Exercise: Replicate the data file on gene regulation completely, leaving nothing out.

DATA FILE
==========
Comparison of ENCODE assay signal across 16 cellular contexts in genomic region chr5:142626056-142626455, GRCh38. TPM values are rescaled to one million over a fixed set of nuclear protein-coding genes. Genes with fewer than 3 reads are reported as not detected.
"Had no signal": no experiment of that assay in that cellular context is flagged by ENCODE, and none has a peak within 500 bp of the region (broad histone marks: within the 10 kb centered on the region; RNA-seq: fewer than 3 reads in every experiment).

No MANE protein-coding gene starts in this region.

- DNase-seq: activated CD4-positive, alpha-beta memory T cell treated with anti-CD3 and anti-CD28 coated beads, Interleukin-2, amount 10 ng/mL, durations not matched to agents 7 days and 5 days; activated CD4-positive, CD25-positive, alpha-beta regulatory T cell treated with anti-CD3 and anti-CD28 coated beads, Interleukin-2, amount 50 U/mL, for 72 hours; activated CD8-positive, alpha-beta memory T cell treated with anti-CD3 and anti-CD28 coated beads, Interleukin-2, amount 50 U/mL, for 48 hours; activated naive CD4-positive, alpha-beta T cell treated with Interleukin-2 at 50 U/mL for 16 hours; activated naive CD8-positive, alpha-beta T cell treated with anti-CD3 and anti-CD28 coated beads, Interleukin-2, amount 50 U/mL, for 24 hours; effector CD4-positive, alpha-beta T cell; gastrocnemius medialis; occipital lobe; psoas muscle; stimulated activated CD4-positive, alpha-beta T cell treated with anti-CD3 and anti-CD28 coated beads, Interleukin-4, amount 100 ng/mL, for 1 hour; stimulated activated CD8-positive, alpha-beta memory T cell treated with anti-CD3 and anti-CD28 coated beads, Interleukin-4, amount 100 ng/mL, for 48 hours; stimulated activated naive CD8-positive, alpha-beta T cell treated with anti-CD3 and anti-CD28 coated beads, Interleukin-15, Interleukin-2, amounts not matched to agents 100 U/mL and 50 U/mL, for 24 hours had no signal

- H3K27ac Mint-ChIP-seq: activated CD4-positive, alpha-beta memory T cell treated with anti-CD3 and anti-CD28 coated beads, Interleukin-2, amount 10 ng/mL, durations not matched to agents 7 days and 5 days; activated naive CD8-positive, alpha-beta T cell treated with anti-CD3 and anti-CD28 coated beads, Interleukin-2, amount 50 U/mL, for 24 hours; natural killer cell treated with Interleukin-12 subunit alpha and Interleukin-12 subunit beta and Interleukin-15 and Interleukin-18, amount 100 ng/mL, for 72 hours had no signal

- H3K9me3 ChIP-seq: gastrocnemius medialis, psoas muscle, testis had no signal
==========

Comparison of ENCODE assay signal across 16 cellular contexts in genomic region chr5:142626056-142626455, GRCh38. TPM values are rescaled to one million over a fixed set of nuclear protein-coding genes. Genes with fewer than 3 reads are reported as not detected.
"Had no signal": no experiment of that assay in that cellular context is flagged by ENCODE, and none has a peak within 500 bp of the region (broad histone marks: within the 10 kb centered on the region; RNA-seq: fewer than 3 reads in every experiment).

No MANE protein-coding gene starts in this region.

- DNase-seq: activated CD4-positive, alpha-beta memory T cell treated with anti-CD3 and anti-CD28 coated beads, Interleukin-2, amount 10 ng/mL, durations not matched to agents 7 days and 5 days; activated CD4-positive, CD25-positive, alpha-beta regulatory T cell treated with anti-CD3 and anti-CD28 coated beads, Interleukin-2, amount 50 U/mL, for 72 hours; activated CD8-positive, alpha-beta memory T cell treated with anti-CD3 and anti-CD28 coated beads, Interleukin-2, amount 50 U/mL, for 48 hours; activated naive CD4-positive, alpha-beta T cell treated with Interleukin-2 at 50 U/mL for 16 hours; activated naive CD8-positive, alpha-beta T cell treated with anti-CD3 and anti-CD28 coated beads, Interleukin-2, amount 50 U/mL, for 24 hours; effector CD4-positive, alpha-beta T cell; gastrocnemius medialis; occipital lobe; psoas muscle; stimulated activated CD4-positive, alpha-beta T cell treated with anti-CD3 and anti-CD28 coated beads, Interleukin-4, amount 100 ng/mL, for 1 hour; stimulated activated CD8-positive, alpha-beta memory T cell treated with anti-CD3 and anti-CD28 coated beads, Interleukin-4, amount 100 ng/mL, for 48 hours; stimulated activated naive CD8-positive, alpha-beta T cell treated with anti-CD3 and anti-CD28 coated beads, Interleukin-15, Interleukin-2, amounts not matched to agents 100 U/mL and 50 U/mL, for 24 hours had no signal

- H3K27ac Mint-ChIP-seq: activated CD4-positive, alpha-beta memory T cell treated with anti-CD3 and anti-CD28 coated beads, Interleukin-2, amount 10 ng/mL, durations not matched to agents 7 days and 5 days; activated naive CD8-positive, alpha-beta T cell treated with anti-CD3 and anti-CD28 coated beads, Interleukin-2, amount 50 U/mL, for 24 hours; natural killer cell treated with Interleukin-12 subunit alpha and Interleukin-12 subunit beta and Interleukin-15 and Interleukin-18, amount 100 ng/mL, for 72 hours had no signal

- H3K9me3 ChIP-seq: gastrocnemius medialis, psoas muscle, testis had no signal